The Mudcat Café TM
Thread #122508 Message #2690172
Posted By: Jack Blandiver
30-Jul-09 - 04:41 AM
Thread Name: Folklore: What is Folklore?
Subject: RE: Folklore: What is Folklore?
A lot of the problem stems from the gap between popular perceptions of folklore and the current state of folkloric studies in academia to which few have access. Bob Trubshaw wrote his Explore Folklore (Heart of Albion, 2002) as a means of somehow bridging this gap, by looking at the fascinating developments in the study of folklore in the last twenty-or-so years as few books about British folklore and folk customs reflect these exciting new approaches. It's a field in constant flux basically, and some seven years on from publication I dare say it's pretty dated, but remains a fascinating read that confirms much of my own feelings on the matter, with respect of customary practice, community and belief.
Human reality has always fascinated me - hence my 1954 and All That thread which deals with the pragmatics of actual usage, rather than a definition which may, or may not, cover it in terms of an orthodox reading. Fact remains folk covers a multitude of actualities, whether we like it or not. Personally, I'm torn between my come-all-ye drunken hearty self, and my reserved intolerant traddy purist self, but - when in Rome... Folklore is very different in that revival effectively kills it stone dead; folklore is part & parcel of any human community, and is mutable & transitory by default. When did way-side shrines become such a feature of the British roadside? Likewise the degree to which graves are decorated & venerated. It seems as we move into secularism, then our need to venerate the dead becomes ever more acute, especially compared with the sobriety of even twenty years ago. Children's graves are especially poignant in this respect.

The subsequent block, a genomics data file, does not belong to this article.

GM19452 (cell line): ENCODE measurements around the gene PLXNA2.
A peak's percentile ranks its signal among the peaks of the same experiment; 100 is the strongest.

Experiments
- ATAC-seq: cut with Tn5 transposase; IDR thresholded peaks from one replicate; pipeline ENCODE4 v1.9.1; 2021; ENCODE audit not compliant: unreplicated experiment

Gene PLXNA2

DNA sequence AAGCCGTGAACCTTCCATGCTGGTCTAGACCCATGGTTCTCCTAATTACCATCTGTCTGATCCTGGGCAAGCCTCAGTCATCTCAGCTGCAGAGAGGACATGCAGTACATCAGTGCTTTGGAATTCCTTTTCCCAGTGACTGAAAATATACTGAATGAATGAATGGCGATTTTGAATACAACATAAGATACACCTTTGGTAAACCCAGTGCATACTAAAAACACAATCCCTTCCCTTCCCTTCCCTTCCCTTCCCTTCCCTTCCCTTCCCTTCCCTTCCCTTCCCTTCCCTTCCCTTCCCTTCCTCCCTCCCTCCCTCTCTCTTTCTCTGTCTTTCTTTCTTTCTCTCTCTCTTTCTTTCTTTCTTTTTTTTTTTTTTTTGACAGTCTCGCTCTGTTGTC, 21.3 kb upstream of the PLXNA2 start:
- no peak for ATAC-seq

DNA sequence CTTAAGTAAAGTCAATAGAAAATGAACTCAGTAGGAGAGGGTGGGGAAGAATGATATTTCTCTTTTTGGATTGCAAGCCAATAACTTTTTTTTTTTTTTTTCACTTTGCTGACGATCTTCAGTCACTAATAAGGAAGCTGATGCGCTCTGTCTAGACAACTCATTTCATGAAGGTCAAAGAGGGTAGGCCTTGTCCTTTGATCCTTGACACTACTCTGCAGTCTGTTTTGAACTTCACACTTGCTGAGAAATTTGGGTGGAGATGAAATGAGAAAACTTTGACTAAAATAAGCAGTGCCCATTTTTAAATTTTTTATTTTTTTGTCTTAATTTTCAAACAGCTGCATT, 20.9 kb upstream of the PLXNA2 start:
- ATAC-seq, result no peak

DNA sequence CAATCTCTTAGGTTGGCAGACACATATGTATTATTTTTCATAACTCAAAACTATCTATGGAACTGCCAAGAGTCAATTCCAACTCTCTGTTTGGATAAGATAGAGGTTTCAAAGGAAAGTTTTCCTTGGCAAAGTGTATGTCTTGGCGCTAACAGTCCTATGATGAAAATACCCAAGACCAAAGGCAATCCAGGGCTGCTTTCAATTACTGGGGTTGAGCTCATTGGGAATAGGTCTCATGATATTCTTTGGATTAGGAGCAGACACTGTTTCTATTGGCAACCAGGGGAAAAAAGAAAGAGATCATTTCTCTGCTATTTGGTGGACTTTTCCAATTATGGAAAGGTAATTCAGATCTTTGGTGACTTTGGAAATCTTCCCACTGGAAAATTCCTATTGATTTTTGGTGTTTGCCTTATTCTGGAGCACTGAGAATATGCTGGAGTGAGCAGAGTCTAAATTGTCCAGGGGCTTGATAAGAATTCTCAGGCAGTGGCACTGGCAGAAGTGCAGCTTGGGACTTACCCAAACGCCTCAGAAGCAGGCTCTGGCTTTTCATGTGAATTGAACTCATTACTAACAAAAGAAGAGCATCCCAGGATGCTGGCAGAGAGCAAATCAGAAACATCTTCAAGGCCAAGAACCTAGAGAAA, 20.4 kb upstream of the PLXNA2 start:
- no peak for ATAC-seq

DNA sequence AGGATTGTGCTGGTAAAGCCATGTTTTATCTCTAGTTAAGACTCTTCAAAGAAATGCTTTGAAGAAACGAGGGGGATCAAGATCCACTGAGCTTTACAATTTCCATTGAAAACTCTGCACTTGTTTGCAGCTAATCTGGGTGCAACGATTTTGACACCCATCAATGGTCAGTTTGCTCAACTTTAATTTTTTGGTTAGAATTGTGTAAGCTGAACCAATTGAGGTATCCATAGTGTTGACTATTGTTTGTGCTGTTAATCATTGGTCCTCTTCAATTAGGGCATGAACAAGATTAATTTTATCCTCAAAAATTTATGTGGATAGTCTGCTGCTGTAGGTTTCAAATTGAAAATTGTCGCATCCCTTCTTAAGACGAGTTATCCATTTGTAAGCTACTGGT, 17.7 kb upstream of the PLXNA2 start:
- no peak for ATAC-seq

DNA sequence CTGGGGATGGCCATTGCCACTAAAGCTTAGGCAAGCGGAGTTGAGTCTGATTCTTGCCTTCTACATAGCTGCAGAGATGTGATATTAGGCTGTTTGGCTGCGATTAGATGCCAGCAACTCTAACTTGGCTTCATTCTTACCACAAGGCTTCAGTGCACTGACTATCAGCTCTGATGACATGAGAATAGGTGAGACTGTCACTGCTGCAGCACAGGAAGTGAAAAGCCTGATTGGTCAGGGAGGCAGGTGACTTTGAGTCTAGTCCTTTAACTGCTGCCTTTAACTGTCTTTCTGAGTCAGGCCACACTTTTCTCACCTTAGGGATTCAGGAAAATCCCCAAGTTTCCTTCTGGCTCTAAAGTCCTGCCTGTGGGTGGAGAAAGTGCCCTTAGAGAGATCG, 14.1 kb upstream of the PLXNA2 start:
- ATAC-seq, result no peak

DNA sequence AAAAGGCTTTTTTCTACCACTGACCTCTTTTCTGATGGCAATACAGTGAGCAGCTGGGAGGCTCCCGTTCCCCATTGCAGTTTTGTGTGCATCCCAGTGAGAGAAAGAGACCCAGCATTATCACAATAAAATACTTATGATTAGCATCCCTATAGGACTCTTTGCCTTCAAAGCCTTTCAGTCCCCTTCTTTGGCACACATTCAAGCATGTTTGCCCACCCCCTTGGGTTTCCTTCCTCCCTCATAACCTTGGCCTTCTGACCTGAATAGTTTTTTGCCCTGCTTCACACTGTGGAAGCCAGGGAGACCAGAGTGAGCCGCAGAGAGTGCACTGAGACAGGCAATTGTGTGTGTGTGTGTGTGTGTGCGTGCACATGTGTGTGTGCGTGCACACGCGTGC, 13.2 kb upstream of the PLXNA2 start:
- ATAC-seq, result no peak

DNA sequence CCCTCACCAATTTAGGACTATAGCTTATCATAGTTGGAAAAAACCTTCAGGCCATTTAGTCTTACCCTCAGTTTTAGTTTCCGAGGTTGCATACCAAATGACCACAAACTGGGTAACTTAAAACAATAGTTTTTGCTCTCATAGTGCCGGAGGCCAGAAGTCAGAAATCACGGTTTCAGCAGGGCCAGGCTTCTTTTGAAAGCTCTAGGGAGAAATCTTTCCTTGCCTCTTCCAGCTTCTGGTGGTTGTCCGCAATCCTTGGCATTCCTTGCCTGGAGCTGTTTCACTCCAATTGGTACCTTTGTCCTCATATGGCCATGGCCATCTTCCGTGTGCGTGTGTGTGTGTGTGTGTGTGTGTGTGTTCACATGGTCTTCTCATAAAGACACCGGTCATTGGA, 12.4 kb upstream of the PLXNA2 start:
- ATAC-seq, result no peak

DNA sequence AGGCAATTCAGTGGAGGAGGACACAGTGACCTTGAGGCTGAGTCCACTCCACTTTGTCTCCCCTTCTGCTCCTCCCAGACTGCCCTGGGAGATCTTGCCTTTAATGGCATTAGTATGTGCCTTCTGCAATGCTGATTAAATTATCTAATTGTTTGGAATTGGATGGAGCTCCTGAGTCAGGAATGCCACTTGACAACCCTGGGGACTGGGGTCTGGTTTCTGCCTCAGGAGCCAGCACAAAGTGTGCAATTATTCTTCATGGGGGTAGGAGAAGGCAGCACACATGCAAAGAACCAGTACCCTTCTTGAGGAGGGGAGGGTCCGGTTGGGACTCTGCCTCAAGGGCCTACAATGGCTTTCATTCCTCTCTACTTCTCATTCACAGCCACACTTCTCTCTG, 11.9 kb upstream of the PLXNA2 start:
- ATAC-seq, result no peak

On other threads I've contextualised folk in terms of its humanity, and its individuality, rather than a perceived collectivity or any sort of absolutism arising therefrom, such as might be construed from E.P.Thompson's observation about folklore being born from genteel antiquarians regarding such things across a gulf of class condescension. In this sense a question like Does Folk Exist? becomes all the more urgent, given that it is not, generally speaking, the folk themselves who show an objective interest in such things - they're too busy doing them, unconsciously, to consider such things as being in some way folk. When we start doing then consciously, however, they somehow stop being folk. It is, in truth, a curious sort of alchemy!
I know people who claim to have been abducted by aliens; I know people who were social workers during the Satanic Abuse scare and were convinced it was real; I know people who believe crop Circles are the work of Extra Terrestrial Intelligence - either directly, or by inspiring the minds of the circle makers! I buy every edition of Fortean Times as I have done for years, but also recognise that the local kids who pimp their rides are doing something folkloric too; there is community, transference, ritual, custom, transformation and not a little by way of misrule. Likewise, in terms of context & occasion alone, Karaoke becomes Folk Music, though stretching an Orthodox Reading of the 1954 Definition around it might prove problematic. The Folk are still there; the same issues of life, labour, love and death remain paramount as they have done for thousands of years and, when I see the Hen Party girls out in their flamboyant liveries braving the gales of Blackpool, I see something common to the whole of human history. I don't point my camera at them though, experience having taught me that will just result in a multiple exposure by way of a greater misrule, after which they go home and get on with the business of living their lives, as we all must.